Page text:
Detyrosinated microtubules spatially constrain lysosomes facilitating lysosome-autophagosome fusion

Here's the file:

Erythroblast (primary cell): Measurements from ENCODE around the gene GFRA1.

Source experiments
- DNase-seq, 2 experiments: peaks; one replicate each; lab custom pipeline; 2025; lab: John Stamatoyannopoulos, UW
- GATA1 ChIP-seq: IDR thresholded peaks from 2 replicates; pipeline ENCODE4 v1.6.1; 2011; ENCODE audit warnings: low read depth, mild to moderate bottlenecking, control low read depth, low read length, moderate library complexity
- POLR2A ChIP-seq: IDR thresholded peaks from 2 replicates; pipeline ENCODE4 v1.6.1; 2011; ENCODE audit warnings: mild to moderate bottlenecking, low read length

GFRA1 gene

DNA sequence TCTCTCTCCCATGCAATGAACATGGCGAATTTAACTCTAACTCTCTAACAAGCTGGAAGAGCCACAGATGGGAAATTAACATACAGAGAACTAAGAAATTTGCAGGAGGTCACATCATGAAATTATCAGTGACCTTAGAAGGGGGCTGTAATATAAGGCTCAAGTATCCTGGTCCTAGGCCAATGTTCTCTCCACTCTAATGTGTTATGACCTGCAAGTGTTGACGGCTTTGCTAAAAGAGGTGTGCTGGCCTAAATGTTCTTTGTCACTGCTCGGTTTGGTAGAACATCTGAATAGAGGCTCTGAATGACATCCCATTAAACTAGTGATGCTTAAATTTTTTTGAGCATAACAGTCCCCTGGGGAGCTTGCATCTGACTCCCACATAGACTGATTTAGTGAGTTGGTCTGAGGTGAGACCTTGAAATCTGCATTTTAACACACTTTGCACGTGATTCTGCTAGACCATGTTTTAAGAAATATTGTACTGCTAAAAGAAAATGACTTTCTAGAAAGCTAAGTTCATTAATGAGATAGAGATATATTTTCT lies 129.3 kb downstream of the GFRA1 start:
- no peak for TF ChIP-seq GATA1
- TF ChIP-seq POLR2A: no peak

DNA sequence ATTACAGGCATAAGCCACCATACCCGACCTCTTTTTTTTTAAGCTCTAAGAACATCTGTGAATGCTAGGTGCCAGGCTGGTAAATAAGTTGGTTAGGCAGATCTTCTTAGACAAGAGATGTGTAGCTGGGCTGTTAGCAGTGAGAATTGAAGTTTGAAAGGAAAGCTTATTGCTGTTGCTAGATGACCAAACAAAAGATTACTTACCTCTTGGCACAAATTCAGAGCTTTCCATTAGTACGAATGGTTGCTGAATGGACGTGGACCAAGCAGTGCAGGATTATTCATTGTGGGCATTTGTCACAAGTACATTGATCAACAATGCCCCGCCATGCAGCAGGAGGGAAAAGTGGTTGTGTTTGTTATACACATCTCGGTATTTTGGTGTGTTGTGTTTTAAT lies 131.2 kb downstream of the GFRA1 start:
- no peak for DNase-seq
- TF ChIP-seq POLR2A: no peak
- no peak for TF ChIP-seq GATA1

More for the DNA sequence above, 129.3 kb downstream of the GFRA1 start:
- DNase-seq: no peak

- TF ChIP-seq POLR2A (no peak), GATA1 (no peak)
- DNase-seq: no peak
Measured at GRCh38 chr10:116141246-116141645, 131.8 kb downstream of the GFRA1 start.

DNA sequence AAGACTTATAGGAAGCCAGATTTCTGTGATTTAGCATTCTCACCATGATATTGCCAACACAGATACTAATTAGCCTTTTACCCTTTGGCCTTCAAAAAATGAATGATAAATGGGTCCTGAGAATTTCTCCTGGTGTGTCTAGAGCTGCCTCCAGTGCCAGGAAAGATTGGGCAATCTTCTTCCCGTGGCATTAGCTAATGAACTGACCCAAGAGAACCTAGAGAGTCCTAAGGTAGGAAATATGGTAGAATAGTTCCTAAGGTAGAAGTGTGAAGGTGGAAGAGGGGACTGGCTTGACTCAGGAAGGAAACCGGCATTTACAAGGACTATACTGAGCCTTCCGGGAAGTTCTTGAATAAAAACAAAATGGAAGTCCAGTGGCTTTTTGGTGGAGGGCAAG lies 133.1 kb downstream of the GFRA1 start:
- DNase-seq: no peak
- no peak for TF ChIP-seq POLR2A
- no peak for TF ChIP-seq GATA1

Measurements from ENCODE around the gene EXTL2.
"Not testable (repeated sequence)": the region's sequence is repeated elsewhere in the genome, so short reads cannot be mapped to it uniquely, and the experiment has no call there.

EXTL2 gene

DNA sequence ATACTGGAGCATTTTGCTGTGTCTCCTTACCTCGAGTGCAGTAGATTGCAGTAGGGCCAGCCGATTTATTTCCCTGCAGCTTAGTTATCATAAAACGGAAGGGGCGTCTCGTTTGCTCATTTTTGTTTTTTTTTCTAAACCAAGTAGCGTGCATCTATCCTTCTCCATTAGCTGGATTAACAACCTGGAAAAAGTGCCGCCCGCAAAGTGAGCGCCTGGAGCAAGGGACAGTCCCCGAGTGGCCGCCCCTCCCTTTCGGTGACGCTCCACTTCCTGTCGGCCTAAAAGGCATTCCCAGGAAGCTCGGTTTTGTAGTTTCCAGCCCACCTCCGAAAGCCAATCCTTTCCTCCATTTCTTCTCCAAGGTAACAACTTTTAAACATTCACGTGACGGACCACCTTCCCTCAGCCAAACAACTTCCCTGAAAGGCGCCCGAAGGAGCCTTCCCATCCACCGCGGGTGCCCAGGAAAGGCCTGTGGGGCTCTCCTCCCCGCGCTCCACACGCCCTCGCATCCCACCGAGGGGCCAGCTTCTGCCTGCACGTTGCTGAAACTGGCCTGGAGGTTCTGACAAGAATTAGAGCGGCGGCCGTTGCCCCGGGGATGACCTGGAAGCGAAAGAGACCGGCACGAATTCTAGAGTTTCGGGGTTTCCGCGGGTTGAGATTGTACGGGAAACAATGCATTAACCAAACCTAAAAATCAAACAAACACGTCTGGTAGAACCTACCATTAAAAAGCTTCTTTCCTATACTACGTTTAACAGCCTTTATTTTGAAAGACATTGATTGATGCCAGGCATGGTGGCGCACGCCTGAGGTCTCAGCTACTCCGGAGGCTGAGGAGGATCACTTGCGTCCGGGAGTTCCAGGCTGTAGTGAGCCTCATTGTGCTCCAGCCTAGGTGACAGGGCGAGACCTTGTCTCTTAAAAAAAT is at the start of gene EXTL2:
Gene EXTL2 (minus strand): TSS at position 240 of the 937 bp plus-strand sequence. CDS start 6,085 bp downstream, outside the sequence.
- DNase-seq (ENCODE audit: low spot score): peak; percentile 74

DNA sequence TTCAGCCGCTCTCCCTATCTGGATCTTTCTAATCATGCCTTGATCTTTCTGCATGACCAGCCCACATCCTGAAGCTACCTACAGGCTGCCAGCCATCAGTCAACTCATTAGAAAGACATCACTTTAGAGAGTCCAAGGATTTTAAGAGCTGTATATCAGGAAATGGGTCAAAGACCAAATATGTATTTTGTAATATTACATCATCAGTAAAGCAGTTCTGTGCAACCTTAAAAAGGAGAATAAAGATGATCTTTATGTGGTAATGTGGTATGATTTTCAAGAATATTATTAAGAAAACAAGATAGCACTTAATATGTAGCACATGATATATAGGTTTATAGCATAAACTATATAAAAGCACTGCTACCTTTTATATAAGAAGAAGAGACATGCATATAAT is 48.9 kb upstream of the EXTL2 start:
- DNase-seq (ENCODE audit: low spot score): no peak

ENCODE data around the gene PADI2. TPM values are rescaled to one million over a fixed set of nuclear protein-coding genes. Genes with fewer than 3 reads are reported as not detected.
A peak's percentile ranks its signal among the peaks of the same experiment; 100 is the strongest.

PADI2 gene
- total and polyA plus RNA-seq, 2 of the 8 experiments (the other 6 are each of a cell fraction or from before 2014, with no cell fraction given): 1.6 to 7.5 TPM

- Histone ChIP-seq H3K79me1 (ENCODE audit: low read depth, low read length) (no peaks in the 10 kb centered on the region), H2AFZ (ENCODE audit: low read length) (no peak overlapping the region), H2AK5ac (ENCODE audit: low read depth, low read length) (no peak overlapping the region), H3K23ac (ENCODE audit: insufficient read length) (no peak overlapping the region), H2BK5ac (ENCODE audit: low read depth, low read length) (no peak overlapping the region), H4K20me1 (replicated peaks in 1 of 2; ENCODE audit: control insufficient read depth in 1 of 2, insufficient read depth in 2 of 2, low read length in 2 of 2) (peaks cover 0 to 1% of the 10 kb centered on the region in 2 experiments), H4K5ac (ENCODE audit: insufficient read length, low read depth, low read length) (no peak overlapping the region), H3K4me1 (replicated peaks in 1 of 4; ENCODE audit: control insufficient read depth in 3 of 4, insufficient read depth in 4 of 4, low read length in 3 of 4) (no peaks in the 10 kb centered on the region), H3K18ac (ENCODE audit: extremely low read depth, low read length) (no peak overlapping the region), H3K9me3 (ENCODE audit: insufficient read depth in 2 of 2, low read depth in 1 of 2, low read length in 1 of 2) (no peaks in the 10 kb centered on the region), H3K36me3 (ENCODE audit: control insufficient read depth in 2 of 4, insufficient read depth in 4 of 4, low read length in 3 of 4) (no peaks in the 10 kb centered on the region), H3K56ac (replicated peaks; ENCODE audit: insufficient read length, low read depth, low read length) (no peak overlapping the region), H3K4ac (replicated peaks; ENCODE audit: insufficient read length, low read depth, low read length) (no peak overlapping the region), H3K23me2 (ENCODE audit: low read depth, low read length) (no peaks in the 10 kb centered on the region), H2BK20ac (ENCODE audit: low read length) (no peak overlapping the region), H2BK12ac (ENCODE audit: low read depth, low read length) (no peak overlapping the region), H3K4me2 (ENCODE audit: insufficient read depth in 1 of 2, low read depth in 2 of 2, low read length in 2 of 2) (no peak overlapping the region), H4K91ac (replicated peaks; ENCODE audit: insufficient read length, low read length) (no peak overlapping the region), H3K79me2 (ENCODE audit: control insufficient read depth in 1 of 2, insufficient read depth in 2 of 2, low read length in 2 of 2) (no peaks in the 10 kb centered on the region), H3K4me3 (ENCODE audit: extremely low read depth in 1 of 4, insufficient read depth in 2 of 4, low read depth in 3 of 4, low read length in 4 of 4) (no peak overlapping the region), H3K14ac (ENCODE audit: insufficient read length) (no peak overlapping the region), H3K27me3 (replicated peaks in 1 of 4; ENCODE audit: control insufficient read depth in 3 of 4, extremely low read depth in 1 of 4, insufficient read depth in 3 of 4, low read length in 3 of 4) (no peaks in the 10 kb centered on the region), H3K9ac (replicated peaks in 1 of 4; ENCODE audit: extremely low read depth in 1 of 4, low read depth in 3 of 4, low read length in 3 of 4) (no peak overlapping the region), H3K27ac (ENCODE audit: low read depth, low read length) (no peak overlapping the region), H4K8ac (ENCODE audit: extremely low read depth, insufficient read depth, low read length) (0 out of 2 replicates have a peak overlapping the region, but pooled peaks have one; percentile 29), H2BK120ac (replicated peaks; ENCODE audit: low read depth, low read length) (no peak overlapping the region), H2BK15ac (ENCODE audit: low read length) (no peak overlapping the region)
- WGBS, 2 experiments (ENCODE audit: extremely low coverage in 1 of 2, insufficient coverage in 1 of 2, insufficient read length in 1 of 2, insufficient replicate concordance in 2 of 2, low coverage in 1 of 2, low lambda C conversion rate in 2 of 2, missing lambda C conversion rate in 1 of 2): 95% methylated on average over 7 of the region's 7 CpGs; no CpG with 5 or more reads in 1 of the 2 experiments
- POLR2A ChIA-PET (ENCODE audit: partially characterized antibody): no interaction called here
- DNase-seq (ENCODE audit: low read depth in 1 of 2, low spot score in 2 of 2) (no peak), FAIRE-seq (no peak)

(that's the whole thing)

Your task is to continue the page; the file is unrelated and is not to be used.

Microtubule post-translational modifications impart functional diversity to microtubules by affecting their dynamics, organization, and interaction with proteins. Using super-resolution microscopy, we show that only a small subpopulation of microtubules are detyrosinated in epithelial cells, while acetylated and tyrosinated microtubules comprise the majority of all microtubules. Surprisingly, lysosomes are enriched by approximately threefold on detyrosinated microtubules. Further, their motility on detyrosinated microtubules is impaired, showing shorter runs and more frequent and longer pauses. Lysosome enrichment is mediated through a kinesin-1–dependent mechanism, since knocking down this motor abolishes enrichment. Finally, correlative live-cell and super-resolution microscopy showed that lysosomes interact with autophagosomes on detyrosinated microtubules. Removal of detyrosinated microtubules or knockdown of kinesin-1 leads to a decrease in the percentage of autolysosomes, a fusion intermediate of autophagosomes and lysosomes. Taken together, our data reveal a new role of detyrosinated microtubules as hubs that spatially concentrate lysosomes on a small subset of microtubules and facilitate their interaction and fusion with autophagosomes to initiate autophagy.

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